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Summer Camp: An Antidote to Nature-Deficit Disorder

About the Author

Susan Sachs Lipman (Suz) has more than 25 years experience as a writer, editor, social media manager, community builder, and advocate for getting children into nature. She is the author of Fed Up with Frenzy: Slow Parenting in a Fast-Moving World, which was named a TIME magazine Top 10 Trend of 2012. She has written for the New York Times Motherlode blog, the Christian Science Monitor’s Modern Parenthood blog and others. Suz serves as the Director of Social Media Promotion and Partnerships for the Children & Nature Network.

Summer is upon us and, for many families, that means a traditional camp experience for their children. But even the camp experience has changed over the years to reflect what Richard Louv noted in 2005’s Last Child in the Woods as a “shift in our relationship to the natural world … even in settings that one would assume are devoted to nature.” He continued, “Not that long ago, summer camp was a place where you camped, hiked in the woods, learned about plants and animals, or told firelight stories about ghosts or mountain lions. As likely as not today, ‘summer camp’ is a weight-loss camp, or a computer camp.”

In May, 2007, the American Camp Association asked camp directors what they believed about the state of children’s relationships with the natural world and the role of camp in providing nature-based experiences for campers. 88 percent of those surveyed agreed with the statement, “Children today are less connected to the environment than they were twenty years ago.” They also agreed that, perhaps as a result:

Camp plays a more important role today in fostering children’s connection to nature than in the past.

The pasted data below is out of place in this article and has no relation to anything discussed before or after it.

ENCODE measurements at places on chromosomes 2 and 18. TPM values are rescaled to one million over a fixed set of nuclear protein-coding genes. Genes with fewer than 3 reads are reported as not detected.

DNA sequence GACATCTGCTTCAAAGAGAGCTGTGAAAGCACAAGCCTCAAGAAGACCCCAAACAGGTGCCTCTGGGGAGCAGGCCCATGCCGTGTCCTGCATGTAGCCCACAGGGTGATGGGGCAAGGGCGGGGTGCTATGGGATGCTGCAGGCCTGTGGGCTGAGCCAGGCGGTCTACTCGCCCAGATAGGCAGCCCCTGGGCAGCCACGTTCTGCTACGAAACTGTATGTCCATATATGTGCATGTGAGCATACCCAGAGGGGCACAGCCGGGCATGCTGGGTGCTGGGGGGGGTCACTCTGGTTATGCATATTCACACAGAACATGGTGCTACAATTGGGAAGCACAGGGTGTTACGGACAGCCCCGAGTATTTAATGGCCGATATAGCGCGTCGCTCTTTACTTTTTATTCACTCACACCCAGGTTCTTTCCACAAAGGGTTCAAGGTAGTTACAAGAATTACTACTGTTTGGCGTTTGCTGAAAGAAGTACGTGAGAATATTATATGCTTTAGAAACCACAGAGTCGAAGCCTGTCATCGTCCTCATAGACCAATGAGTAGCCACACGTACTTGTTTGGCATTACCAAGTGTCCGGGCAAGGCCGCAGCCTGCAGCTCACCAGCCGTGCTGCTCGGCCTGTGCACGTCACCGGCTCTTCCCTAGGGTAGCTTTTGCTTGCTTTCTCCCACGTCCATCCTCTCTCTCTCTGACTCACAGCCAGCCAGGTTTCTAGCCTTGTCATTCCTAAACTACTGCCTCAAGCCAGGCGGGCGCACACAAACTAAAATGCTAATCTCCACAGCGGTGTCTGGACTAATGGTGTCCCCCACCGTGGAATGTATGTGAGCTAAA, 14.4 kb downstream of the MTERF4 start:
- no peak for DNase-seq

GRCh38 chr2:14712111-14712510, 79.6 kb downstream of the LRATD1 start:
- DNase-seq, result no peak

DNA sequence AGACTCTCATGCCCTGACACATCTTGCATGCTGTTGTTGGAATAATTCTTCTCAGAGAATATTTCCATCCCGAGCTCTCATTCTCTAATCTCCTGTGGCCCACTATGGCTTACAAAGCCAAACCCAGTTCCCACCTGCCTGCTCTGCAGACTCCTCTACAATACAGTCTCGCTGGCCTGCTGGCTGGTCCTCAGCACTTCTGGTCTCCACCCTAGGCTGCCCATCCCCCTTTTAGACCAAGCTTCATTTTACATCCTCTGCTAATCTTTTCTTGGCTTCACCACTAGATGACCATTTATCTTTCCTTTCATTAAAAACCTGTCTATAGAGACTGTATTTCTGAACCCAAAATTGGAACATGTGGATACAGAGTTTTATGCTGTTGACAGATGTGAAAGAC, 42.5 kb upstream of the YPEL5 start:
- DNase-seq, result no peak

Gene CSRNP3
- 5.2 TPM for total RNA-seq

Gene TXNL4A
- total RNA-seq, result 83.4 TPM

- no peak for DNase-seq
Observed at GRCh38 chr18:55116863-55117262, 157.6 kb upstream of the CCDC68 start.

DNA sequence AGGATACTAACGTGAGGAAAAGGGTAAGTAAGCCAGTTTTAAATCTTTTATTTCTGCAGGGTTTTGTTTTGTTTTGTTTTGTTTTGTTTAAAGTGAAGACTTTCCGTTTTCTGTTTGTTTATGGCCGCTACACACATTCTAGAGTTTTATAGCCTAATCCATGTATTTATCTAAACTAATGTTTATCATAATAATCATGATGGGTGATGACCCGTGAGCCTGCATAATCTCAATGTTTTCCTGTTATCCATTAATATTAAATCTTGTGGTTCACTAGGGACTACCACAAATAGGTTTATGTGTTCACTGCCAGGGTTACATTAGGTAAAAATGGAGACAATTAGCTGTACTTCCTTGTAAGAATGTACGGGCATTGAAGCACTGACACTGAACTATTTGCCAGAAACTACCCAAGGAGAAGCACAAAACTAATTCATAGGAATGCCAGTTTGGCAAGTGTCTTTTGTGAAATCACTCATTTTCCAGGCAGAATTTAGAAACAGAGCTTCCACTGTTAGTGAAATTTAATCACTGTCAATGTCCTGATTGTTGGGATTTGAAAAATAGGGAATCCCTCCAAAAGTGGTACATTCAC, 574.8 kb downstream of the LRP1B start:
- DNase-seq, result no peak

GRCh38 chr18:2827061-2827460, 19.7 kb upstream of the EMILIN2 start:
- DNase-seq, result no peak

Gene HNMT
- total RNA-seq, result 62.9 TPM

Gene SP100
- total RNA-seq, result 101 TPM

Camp directors and the ACA also agree that, while not all camps have traditional outdoor programming emphases, there are many ways for all camps to provide opportunities for children to engage in the natural world in meaningful ways.

Peg L. Smith, CEO of the American Camps Association puts it this way:

While children have fewer and fewer opportunities to be outdoors, the camp experience advances the outdoor learning environment.

In The Case for Camp — Why Kids Need it Now More Than Ever, Smith laid out many benefits of the camp experience, in addition to the embracing of nature. Benefits include promoting community, teaching critical thinking, creating future leaders, and being an equal-opportunity life-changer. And all this time you thought your campers were merely having fun? The great news is that, of course they are. As Smith notes, “We often think if it looks like fun it must be unimportant, but ‘fun’ is a young person’s ‘work’—to learn, to grow, to be productive, creative, and happy. If they don’t do that work, they won’t turn into healthy adults.”

Richard Louv also wrote movingly about the natural gifts of camp, as have others on the ACA’s resource site.

Lastly, whether you’re newly convinced that camp is right for your child, you’re sending someone to their first camp, or you have a seasoned camper at home, ACA has resources for parents to help them choose a camp (many camps still have openings for summer 2010) and make the experience the best it can be.

3 Comments

  1. Hi Suz,
    Great post! I’ll link to your article and the other articles about why camp is important for kids to help spread the word. Thank you for the ACA resources too.

    Another volunteer and I started the new blog SaveCamps.org at http://www.SaveCamps.org to save Boy Scout, Girl Scout and other outdoor camps for kids. I thought you’d want to know about it.

    Thank you!

    Reply
  2. Suz Lipman

    Hi Kirt! Thank you so much for writing and for your enthusiasm. I just read about the SaveCamps.org blog, so word is indeed getting out about it. I really appreciate you letting us know about the issue of loss of camp lands, and your important resource for doing something about it. I will pass it onto folks in the scouting community as well.

    Reply
  3. Hi Suz,
    You are welcome, thank you very much. I’m glad to hear the word is getting out. Thank you for helping spread the word about SaveCamps.org.

    We will soon (within 6 months) have a free downloadable toolkit on SaveCamps.org full of best practices for camp attendance, fundraising, etc. of what is working at other sustainable and profitable camps for people to download and put into action. I’ll keep you posted. I love your article! I’ll link to it this week.
    Thank you Suz. Keep up your great work.

    Reply

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